From now on, if you’re caught speeding, you could be hit with a fine equal to 150% of your weekly earnings, up to £2,500.
In the past, you were commonly fined £100 for speeding, but now things are much tougher. The further over the limit you go, the harsher your penalty will be, as seen on the table below.
|Speed Limit (mph)||Recorded Speed (mph)|
|Sentence||Band C Fine – 150% weekly income||Band B Fine – 100% weekly income||Band A Fine – 50% weekly income|
|Disqualify/Points||7-56 days OR 6 points||7-28 days OR 4-6 points||3 points|
The Sentencing Council, who are responsible for the change, felt the past punishments did not reflect the potential harm that speeding can do. While the above table shows you the basic guidelines, magistrates have the ability to adjust what punishment is dealt based on ‘aggravating factors’ including previous convictions and weather conditions.
If you get caught driving at a speed that will land you with a Band B or C speeding fine, magistrates may come to the conclusion that your speeding is too serious for penalty points. In this case, you may be disqualified from driving for a period of time instead of being given penalty points.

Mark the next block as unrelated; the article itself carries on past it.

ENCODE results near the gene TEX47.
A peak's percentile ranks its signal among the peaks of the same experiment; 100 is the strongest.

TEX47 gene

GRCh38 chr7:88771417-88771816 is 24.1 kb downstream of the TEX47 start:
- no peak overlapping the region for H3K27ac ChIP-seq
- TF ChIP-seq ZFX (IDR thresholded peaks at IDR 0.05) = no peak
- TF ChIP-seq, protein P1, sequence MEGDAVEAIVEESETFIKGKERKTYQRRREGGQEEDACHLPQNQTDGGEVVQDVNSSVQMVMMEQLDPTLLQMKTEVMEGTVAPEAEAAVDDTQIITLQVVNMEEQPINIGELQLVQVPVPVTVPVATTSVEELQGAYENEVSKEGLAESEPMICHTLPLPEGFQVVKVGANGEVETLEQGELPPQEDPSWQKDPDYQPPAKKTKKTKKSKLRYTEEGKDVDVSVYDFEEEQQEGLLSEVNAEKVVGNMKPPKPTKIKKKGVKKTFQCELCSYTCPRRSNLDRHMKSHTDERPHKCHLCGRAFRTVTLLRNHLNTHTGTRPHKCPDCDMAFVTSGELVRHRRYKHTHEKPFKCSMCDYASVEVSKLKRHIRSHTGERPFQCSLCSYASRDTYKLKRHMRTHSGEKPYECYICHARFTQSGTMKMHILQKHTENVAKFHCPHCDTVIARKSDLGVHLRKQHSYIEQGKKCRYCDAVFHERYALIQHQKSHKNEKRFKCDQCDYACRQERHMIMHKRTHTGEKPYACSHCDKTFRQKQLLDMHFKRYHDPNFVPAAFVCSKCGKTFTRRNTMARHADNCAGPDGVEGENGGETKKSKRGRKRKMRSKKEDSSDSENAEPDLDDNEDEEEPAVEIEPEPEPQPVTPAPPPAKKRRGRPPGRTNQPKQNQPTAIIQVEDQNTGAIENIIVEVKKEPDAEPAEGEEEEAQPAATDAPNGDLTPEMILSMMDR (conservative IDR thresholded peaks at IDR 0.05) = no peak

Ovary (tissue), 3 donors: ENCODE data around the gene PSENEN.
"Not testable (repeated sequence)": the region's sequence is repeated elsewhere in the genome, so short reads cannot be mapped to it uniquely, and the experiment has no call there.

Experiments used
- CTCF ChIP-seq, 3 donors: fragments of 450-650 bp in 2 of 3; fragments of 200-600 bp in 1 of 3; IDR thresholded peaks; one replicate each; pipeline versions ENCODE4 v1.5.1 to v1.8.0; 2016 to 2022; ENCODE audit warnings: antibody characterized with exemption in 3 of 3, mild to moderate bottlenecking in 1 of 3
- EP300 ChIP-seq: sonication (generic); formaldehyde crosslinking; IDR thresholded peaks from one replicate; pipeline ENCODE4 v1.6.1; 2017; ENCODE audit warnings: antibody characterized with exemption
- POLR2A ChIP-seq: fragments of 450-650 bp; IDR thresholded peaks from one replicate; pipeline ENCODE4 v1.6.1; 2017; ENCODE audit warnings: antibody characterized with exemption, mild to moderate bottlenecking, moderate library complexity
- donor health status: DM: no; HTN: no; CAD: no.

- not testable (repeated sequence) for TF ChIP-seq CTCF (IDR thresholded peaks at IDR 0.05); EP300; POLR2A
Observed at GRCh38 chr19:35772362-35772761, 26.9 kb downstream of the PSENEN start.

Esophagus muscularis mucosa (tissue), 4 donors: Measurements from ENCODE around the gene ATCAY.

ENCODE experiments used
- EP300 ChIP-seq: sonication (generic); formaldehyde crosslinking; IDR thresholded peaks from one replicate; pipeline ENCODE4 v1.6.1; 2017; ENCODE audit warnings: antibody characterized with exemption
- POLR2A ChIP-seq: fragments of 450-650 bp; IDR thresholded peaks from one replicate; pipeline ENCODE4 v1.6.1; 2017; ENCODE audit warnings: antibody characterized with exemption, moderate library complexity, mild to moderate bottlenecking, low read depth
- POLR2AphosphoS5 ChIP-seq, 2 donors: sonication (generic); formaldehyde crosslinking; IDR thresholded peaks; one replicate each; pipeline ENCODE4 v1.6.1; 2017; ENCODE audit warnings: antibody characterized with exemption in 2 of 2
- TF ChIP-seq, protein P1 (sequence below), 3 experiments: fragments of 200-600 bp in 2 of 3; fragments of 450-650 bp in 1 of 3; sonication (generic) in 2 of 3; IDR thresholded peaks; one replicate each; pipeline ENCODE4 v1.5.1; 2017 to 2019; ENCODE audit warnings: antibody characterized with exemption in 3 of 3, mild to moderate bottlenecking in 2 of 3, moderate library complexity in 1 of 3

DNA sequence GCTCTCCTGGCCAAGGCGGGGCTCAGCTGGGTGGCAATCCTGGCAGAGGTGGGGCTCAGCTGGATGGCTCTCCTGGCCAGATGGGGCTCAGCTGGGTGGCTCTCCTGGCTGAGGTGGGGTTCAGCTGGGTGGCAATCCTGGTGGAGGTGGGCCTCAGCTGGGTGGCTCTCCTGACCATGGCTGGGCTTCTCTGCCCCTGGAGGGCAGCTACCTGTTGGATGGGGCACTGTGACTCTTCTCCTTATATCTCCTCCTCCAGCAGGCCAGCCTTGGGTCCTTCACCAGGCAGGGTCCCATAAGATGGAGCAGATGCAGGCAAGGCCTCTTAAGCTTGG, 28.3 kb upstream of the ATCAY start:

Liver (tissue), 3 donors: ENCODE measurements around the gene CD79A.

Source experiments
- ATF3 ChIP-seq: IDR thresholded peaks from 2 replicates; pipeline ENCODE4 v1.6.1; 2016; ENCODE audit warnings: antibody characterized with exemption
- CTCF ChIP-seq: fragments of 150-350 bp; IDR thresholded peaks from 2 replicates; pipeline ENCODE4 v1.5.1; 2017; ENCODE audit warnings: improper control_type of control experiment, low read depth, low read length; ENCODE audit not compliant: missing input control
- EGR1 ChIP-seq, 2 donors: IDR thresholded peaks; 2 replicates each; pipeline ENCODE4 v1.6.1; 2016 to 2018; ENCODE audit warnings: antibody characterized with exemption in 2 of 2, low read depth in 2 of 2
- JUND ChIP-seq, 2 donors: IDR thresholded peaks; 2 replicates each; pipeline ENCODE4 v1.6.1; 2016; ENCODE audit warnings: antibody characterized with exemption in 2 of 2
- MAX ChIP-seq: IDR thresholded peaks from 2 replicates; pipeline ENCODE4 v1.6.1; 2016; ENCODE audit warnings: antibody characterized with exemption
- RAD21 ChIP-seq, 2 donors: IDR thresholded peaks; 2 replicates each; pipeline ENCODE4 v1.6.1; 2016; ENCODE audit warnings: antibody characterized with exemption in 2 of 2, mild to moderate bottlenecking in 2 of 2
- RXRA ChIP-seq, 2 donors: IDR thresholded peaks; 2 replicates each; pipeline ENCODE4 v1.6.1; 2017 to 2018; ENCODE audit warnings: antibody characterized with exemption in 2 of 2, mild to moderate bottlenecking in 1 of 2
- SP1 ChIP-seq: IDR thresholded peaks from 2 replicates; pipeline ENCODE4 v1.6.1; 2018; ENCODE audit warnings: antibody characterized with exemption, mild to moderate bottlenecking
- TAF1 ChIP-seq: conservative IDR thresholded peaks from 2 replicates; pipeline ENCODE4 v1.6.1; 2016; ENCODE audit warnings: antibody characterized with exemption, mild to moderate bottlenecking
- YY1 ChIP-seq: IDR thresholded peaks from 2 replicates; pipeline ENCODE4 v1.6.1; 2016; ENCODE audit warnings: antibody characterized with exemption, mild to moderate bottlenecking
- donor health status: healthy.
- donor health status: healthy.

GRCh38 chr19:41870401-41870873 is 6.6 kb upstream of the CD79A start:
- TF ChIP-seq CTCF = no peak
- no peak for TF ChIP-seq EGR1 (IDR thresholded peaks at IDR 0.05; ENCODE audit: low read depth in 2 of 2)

In 2015, 166,695 people in England and Wales were sentenced for speeding with the average fine of £188. More than 1000 a week were caught on smart motorways, giving an estimated £1.1m to the government in fines. These new changes could result in even higher amounts of cash for the government.
Mobile Penalties Have Doubled Too
Anyone caught using a mobile phone behind the wheel faces six penalty points on their driving licence and a fixed penalty fine of £200.
This means that new drivers, who already face a driving ban if they accrue six penalty points in the first two years of their driving career, could find themselves banned after being caught just the once. The rest of us will lose our driving licence if we reach 12 penalty points.
You can find out more about speeding convictions in our Convicted Driver section.
What do you think of these changes? Do you think the harsher restrictions better reflect the harm caused by speeding? Let us know your thoughts on our Facebook page.